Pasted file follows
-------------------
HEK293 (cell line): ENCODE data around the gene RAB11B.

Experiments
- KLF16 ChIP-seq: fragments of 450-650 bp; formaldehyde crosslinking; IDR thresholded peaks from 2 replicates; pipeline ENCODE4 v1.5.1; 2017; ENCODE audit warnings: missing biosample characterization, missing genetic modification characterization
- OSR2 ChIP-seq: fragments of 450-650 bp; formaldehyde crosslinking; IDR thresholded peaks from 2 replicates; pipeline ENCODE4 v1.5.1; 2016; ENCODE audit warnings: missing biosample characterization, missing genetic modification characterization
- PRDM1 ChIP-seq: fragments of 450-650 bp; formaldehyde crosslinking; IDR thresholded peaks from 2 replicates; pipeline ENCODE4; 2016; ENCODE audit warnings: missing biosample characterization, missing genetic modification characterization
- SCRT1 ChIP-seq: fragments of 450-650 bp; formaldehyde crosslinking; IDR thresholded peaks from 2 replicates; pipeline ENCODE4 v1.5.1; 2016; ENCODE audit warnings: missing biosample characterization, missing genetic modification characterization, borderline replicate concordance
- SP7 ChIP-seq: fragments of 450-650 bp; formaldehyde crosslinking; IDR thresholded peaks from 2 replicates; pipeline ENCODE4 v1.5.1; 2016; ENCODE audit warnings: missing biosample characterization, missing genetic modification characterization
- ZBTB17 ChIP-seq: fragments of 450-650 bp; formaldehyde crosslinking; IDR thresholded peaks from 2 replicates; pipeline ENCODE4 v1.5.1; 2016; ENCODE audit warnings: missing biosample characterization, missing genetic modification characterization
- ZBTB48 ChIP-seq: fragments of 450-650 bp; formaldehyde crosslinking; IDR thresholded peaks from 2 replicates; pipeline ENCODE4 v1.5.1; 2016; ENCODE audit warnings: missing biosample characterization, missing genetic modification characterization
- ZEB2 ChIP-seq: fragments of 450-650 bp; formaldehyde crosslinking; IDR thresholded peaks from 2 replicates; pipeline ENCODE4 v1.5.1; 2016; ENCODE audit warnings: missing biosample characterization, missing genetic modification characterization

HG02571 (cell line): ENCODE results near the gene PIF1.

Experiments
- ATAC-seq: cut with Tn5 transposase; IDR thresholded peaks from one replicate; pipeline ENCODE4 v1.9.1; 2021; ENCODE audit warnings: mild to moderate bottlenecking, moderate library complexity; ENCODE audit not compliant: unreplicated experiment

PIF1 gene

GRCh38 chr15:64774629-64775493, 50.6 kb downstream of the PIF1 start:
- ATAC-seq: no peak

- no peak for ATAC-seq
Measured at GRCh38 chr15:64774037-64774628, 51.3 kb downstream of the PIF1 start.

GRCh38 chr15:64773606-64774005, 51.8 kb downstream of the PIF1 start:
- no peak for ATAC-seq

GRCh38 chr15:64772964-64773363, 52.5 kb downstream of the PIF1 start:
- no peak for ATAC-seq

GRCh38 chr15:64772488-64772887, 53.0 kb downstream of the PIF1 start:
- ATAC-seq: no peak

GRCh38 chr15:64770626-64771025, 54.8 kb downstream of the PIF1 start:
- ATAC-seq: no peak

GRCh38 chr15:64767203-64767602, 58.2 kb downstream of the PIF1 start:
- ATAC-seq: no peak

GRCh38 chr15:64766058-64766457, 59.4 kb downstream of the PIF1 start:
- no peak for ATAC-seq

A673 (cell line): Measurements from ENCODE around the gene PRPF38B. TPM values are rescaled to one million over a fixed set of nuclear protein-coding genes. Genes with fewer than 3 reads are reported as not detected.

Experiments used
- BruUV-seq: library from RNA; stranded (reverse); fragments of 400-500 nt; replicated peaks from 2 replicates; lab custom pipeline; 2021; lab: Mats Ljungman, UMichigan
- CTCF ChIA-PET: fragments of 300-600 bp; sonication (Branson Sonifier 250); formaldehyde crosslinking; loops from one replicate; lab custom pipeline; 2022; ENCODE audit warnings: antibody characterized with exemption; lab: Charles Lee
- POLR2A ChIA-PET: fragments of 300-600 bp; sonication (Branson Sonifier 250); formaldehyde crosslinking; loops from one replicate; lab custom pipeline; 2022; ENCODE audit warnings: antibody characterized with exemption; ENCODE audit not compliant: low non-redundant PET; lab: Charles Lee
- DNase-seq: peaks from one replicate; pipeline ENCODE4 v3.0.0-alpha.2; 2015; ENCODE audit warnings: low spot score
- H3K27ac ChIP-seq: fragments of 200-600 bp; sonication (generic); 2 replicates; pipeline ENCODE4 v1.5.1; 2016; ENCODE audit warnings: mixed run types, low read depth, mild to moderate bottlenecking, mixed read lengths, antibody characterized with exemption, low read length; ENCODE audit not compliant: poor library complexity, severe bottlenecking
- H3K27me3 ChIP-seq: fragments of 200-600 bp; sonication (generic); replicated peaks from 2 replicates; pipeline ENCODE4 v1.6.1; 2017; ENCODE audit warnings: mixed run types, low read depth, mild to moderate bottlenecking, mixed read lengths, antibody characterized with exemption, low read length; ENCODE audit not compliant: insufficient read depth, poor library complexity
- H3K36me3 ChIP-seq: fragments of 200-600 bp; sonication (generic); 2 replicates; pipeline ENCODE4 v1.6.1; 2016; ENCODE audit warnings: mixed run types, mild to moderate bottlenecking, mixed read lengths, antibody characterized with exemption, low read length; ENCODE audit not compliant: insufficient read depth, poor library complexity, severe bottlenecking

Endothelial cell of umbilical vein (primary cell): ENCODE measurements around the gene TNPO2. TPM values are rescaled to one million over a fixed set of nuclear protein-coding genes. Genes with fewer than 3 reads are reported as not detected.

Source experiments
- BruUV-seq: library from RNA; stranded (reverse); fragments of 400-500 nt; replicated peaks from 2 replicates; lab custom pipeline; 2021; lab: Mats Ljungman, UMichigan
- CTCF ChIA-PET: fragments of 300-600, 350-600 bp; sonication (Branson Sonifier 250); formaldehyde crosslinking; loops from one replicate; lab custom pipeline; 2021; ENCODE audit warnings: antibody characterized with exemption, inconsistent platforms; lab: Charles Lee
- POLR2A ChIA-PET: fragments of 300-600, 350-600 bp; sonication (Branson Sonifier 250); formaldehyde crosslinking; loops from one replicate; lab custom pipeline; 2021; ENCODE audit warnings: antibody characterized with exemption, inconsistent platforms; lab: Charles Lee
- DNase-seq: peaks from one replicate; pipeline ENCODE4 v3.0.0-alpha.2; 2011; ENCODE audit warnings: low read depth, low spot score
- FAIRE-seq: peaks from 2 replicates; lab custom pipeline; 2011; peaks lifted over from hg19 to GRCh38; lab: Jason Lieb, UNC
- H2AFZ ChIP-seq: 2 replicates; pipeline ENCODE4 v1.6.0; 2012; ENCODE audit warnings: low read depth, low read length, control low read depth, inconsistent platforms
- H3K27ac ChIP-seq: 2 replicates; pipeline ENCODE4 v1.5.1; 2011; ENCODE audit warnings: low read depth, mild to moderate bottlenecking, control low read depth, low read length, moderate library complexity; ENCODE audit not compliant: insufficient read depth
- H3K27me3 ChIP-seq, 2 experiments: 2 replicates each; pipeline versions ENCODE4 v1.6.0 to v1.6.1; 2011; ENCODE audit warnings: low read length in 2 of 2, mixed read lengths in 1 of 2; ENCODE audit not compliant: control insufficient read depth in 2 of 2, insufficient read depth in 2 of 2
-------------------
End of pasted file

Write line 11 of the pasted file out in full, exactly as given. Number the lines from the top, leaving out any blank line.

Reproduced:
HG02571 (cell line): ENCODE results near the gene PIF1.